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One school district in Texas wants educators to teach “both sides” of controversial topics — including the Holocaust. Carroll Independent School District in Southlake, Texas, has already made waves for their school book policy that is akin to censorship. Now teachers are being instructed to provide students with “opposing” viewpoints on historical and contemporary social justice-related topics.
In recent weeks, educators at Caroll high school were informed that a new school policy prohibited books that are considered “offensive.” The new system was enacted after a parent complained that a teacher had a copy of “This Book is Anti-Racist” in their classroom.
The teacher was later reprimanded by the school board. The new movement regarding school books soon followed, encouraging educators to weed out books that don’t contain opposing points of view on topics such as racism, slavery, antisemitism, and hate.
Teachers must allow for “opposing views” of controversial topics
Carroll teachers recently received training on the new policy, with one educator secretly recording the contents of the programming and sharing it with NBC News. On the topic of the Holocaust, Carroll Independent School District executive director of curriculum and instruction, Gina Peddy, noted, “Make sure that if you have a book on the Holocaust, that you have one that has an opposing, that has other perspectives.”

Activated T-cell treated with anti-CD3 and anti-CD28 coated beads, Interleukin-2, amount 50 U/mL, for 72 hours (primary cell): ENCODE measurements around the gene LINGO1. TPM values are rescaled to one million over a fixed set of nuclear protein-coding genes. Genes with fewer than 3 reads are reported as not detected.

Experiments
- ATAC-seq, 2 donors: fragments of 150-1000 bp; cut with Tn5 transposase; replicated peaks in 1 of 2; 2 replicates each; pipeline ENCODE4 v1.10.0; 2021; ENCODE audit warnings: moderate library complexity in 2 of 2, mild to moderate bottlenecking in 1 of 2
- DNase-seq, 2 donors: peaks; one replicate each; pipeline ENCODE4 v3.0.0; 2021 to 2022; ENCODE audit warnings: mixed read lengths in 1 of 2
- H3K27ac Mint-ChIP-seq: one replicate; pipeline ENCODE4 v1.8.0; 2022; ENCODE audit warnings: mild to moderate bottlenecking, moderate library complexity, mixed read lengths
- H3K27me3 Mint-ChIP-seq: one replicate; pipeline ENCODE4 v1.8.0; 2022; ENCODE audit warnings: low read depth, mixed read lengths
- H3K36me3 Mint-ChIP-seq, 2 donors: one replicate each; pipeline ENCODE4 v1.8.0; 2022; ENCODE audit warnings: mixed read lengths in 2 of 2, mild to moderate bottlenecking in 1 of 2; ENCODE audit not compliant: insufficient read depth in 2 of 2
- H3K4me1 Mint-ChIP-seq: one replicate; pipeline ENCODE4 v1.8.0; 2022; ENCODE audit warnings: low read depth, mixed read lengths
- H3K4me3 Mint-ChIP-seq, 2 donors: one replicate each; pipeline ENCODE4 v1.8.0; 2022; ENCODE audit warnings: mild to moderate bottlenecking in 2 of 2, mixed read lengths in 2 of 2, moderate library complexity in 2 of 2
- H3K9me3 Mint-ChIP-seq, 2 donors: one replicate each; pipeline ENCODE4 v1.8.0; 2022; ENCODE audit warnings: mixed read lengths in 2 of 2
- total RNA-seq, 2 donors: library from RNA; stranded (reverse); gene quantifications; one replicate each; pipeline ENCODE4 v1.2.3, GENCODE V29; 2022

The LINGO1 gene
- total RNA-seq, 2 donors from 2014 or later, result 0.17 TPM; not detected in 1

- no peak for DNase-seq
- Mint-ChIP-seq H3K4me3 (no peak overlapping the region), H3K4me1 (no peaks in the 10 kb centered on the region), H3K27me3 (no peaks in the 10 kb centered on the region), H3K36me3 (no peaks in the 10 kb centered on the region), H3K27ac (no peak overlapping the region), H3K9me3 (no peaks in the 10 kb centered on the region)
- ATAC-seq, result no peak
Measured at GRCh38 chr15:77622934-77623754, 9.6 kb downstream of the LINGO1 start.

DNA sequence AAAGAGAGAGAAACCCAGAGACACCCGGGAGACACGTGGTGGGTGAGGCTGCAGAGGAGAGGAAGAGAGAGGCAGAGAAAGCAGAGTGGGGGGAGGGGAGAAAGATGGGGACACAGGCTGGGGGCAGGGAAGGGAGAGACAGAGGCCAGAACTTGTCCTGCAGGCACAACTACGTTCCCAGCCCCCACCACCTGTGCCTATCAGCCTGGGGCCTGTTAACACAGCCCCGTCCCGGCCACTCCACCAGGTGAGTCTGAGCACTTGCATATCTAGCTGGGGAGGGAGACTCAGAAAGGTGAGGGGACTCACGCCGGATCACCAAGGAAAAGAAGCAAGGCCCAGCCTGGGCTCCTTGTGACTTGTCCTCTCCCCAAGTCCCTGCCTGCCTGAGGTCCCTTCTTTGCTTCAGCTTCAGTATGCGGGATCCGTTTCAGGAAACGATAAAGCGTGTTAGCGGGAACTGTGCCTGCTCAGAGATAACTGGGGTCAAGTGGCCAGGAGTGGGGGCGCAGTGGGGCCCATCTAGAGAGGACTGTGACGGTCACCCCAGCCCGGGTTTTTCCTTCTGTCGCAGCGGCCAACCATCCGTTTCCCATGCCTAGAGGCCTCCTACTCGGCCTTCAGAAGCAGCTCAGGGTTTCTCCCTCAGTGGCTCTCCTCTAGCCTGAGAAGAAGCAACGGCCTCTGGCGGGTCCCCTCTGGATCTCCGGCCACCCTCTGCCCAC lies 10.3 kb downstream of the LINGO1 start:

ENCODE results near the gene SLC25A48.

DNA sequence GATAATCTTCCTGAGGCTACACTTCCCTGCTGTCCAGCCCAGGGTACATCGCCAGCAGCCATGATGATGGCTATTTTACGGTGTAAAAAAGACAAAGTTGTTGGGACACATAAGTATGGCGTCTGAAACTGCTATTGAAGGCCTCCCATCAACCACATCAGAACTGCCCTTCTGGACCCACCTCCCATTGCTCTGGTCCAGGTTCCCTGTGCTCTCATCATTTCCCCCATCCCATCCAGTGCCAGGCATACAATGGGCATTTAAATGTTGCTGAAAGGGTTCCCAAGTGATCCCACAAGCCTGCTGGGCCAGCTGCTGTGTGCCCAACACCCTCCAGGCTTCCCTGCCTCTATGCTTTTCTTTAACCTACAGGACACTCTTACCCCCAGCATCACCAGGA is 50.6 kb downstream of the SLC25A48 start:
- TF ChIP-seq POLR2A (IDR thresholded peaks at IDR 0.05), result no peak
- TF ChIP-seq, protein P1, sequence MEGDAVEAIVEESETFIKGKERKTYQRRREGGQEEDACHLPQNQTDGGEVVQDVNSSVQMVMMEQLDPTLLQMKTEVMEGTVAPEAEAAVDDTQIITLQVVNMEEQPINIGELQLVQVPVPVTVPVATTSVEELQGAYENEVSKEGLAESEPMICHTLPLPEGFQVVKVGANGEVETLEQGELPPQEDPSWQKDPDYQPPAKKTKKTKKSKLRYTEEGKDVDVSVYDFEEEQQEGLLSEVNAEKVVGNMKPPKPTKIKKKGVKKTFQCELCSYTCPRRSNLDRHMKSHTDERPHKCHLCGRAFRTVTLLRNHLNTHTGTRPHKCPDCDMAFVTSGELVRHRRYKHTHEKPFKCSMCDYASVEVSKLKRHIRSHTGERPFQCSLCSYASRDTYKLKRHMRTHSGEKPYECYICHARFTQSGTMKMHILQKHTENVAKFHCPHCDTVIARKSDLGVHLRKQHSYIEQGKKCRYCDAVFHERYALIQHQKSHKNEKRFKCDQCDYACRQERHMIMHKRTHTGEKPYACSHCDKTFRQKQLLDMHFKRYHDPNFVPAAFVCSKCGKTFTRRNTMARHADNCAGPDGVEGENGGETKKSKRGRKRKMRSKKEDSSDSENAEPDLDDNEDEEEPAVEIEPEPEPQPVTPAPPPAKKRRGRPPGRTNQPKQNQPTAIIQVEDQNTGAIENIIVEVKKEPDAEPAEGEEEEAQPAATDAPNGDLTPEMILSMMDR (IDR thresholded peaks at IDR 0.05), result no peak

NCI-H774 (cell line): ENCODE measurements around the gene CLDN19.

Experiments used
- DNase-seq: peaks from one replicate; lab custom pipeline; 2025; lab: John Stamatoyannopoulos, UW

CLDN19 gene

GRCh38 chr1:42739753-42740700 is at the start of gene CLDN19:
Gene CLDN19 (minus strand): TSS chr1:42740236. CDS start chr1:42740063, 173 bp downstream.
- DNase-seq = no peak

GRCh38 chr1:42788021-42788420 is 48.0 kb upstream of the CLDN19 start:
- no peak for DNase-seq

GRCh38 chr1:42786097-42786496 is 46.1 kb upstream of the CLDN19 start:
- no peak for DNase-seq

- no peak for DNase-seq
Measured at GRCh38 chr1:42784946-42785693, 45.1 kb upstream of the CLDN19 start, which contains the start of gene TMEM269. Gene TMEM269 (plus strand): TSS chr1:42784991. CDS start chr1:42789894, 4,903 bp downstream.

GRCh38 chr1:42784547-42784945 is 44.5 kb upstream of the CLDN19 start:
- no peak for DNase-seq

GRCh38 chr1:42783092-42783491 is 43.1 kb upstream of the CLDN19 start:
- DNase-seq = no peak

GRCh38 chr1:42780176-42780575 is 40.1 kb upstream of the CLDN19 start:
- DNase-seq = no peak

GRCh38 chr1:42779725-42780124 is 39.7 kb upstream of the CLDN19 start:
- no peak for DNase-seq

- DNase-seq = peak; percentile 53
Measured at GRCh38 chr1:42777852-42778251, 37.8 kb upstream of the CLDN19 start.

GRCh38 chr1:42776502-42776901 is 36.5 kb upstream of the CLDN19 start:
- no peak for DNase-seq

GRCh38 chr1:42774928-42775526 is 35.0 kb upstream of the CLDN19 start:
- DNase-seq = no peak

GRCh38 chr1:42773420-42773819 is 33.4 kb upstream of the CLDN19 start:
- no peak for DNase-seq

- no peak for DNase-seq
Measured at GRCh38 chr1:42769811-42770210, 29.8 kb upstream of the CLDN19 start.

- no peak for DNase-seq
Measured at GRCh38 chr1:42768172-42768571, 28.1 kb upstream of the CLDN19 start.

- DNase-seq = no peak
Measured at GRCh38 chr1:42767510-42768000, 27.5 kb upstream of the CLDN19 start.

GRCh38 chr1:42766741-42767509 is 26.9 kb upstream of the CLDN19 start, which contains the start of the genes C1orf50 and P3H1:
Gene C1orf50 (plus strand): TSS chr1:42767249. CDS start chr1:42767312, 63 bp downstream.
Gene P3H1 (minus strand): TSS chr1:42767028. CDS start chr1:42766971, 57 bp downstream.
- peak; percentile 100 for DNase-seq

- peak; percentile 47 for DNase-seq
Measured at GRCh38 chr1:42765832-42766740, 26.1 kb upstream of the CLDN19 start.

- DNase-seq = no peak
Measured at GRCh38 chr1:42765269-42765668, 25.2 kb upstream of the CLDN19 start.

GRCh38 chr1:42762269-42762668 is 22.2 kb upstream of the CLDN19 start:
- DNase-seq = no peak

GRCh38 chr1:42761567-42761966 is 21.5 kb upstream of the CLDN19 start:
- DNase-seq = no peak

The teachers responded with shock and dismay. “How do you oppose the Holocaust?” demanded one educator who attended the training. Ms. Peddy did not have a specific answer, and did not respond to a request for comment from NBC News.
The shocking changes to education in Southlake follows the passage of SB1, a bill prohibiting educators from teaching Critical Race Theory. Texas Governor Greg Abbott gleefully signed the legislation, which went into effect on September 1.
No two sides to holocaust
Meanwhile, educators in Texas vehemently oppose the changes. Clay Robison, a spokesman for the Texas State Teachers Association, noted, “We find it reprehensible for an educator to require a Holocaust denier to get equal treatment with the facts of history. That’s absurd. It’s worse than absurd.”
In recent days, the district’s superintendent, Lane Ledbetter, apologized for Peddy’s remarks.
Mr. Ledbetter told families in a statement that the remarks were “in no way to convey that the Holocaust was anything less than a terrible event in history.”
Mr. Ledbetter added, “We recognize there are not two sides of the Holocaust.”